During a lightly attended optional practice today, the Washington Capitals allowed William, a young boy from the Make-A-Wish Foundation, take the ice with some of his favorite childhood heroes. Above, watch as the talented youngster is given a chance to score on a breakaway against Semyon Varlamov. This may very well be the most precious thing I’ve ever seen.
Wideman grimaces in pain after being laid out by Tuomo Ruutu. (Photo credit: Chris Gordon!)
After an extended 10 day break to rest an undisclosed injury, the Capitals welcomed their kapitan back to the lineup Tuesday night against the Carolina Hurricanes. During the three game stretch in which Ovechkin sat out, the Caps went 2-1-0, their most dominant win coming Saturday night in Montreal when Braden Holtby shutout the Canadiens.
Alex Semin’s Canadian Ice Dad, Jason Arnott, also returned from injury, forcing Jason Chimera to the press box. Pre-game, head coach Bruce Boudreau told CSN that while it was great that two of his top six forwards were returning, he also had a fear that there would be a letdown. “You know, the guys have been working so hard while [Ovechkin and Arnott] have been out. I’m scared they’ll look at them returning and go ‘they should carry the load now.'”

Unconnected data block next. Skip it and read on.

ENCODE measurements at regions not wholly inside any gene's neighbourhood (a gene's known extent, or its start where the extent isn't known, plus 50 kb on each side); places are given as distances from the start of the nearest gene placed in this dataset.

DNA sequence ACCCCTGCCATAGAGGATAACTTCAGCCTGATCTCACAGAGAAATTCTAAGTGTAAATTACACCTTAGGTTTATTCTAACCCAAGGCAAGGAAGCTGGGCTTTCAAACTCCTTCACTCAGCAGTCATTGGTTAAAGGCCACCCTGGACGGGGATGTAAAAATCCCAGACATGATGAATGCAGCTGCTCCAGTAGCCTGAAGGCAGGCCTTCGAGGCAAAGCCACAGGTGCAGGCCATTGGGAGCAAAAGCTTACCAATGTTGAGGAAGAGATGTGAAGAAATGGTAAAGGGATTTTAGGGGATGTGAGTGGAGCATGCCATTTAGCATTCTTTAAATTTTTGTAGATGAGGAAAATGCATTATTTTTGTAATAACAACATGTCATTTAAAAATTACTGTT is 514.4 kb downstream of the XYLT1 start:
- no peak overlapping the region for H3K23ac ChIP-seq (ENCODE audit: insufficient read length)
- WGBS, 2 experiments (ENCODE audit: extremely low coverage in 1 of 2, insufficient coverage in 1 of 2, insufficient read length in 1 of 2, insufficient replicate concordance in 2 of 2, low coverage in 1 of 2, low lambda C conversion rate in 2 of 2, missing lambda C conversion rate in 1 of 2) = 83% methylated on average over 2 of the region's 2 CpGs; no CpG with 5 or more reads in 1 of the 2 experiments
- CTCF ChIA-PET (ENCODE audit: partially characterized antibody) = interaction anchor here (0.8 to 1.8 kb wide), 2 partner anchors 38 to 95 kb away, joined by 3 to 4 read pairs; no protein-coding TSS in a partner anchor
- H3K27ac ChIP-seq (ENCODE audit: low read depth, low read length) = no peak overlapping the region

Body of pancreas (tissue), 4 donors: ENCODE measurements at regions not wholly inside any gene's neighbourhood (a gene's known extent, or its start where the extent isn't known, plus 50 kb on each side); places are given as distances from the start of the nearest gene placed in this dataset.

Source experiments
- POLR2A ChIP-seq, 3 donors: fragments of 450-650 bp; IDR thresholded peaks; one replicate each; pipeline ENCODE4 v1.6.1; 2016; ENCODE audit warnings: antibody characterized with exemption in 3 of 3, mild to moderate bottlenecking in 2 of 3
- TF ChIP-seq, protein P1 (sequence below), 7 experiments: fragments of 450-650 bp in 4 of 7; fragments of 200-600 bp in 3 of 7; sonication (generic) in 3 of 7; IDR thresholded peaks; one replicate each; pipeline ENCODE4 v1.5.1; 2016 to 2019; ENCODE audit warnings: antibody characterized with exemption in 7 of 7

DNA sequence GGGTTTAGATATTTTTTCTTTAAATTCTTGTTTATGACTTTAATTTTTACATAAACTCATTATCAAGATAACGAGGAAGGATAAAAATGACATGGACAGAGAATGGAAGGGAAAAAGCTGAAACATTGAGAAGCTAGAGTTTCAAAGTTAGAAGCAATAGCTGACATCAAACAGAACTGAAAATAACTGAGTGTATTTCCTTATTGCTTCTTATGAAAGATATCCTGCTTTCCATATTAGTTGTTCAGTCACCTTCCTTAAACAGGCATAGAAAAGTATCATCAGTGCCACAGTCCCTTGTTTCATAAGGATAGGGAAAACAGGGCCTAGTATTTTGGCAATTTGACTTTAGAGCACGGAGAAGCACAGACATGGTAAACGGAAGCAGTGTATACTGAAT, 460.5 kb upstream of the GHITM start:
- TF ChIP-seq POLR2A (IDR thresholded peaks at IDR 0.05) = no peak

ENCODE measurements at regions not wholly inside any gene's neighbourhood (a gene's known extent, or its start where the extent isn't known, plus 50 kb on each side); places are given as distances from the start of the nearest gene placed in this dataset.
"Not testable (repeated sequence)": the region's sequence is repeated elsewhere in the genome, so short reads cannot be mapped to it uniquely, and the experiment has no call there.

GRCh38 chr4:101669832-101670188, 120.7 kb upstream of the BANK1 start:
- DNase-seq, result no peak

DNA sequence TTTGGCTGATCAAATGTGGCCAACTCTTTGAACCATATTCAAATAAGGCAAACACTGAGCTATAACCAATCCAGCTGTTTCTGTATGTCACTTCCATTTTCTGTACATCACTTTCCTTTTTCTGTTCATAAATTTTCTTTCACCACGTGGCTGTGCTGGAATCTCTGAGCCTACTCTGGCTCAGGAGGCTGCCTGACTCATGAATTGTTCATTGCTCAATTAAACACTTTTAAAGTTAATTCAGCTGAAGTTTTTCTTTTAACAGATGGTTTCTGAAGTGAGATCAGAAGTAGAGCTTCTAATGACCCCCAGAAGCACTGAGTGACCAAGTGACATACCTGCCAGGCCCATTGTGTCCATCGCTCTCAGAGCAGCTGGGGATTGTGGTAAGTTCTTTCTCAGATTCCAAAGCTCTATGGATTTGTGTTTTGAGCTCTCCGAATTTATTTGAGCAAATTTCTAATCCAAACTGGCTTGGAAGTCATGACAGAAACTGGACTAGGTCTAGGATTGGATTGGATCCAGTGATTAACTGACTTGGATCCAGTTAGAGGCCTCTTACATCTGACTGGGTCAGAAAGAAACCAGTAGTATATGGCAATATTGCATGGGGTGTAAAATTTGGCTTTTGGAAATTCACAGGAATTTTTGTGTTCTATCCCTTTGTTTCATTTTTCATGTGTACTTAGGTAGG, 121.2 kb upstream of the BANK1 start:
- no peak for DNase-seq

In the first period, however, Boudreau would have nothing to worry about. Led by a determined Russian Machine, the Capitals as a team hit everything that moved and rifled 16 shots at Cam Ward, feeding off the energy of a Verizon Center crowd they hadn’t played in front of for sixteen long days. The Caps would not see their hard work be rewarded, and the game would remain scoreless until early on in the second period. After Nick Backstrom took a tripping penalty at 1:06, Joe Corvo brilliantly found Jussi Jokinen wide-open in the slot for a one-timer. Jokinen converted and the Hurricanes would take a 1-0 lead.